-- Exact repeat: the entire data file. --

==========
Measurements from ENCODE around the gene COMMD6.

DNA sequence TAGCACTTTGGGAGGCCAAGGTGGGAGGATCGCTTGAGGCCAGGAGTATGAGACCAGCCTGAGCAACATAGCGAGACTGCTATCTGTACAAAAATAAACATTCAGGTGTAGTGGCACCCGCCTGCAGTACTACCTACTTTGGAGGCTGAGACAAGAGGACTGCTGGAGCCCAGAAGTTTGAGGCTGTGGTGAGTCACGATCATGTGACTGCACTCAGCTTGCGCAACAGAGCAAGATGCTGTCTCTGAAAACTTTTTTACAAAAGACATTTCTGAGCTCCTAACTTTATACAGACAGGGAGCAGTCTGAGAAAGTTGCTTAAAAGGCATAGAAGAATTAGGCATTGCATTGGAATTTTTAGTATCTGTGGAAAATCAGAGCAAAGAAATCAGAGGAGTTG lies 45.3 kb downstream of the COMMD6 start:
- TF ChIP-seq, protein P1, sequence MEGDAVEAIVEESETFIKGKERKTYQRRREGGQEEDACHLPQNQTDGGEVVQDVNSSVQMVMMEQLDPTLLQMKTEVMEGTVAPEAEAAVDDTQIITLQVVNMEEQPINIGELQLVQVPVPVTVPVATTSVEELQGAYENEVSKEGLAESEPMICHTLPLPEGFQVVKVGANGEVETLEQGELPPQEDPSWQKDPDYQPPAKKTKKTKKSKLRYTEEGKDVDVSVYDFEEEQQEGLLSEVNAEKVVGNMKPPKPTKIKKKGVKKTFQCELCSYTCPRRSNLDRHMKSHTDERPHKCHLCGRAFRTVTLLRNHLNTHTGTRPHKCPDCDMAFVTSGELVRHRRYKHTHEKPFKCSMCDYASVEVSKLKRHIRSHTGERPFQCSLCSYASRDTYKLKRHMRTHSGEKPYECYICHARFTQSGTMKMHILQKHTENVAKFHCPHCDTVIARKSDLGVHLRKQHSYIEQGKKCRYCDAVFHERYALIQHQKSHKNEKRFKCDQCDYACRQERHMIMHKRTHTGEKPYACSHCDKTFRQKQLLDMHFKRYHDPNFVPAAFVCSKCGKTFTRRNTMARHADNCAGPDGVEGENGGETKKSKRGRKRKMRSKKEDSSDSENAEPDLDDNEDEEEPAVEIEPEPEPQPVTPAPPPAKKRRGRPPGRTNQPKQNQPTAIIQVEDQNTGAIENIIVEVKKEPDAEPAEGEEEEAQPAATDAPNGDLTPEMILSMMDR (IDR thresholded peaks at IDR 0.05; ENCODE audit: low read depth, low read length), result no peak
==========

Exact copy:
Measurements from ENCODE around the gene COMMD6.

DNA sequence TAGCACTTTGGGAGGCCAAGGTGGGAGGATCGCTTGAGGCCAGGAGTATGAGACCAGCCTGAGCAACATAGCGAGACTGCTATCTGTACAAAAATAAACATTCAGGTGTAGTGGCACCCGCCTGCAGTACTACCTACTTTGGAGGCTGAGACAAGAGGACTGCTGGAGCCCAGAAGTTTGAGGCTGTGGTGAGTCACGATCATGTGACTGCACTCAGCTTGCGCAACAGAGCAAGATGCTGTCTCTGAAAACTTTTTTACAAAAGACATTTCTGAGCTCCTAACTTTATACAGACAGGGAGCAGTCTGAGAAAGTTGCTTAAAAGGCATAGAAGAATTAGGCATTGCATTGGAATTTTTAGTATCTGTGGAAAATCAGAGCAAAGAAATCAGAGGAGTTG lies 45.3 kb downstream of the COMMD6 start:
- TF ChIP-seq, protein P1, sequence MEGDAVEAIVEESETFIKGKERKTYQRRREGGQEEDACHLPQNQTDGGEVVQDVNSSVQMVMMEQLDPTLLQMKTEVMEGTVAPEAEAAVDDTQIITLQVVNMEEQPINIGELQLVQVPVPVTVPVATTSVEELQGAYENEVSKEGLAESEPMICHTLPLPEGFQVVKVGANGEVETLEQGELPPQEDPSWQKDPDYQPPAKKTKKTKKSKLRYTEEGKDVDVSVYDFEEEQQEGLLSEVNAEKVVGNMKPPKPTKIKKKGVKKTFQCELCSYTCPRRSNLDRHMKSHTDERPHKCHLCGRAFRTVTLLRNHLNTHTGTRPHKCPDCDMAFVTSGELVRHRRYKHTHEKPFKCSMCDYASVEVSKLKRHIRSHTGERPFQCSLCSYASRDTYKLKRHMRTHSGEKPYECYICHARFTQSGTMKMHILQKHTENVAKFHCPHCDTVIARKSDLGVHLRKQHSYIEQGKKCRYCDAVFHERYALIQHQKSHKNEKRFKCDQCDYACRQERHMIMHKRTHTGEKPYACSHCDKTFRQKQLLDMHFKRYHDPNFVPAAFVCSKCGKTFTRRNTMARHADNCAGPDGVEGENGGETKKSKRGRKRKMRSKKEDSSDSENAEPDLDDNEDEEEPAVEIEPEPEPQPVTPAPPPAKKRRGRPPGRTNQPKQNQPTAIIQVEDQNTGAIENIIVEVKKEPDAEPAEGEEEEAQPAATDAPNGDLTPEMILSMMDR (IDR thresholded peaks at IDR 0.05; ENCODE audit: low read depth, low read length), result no peak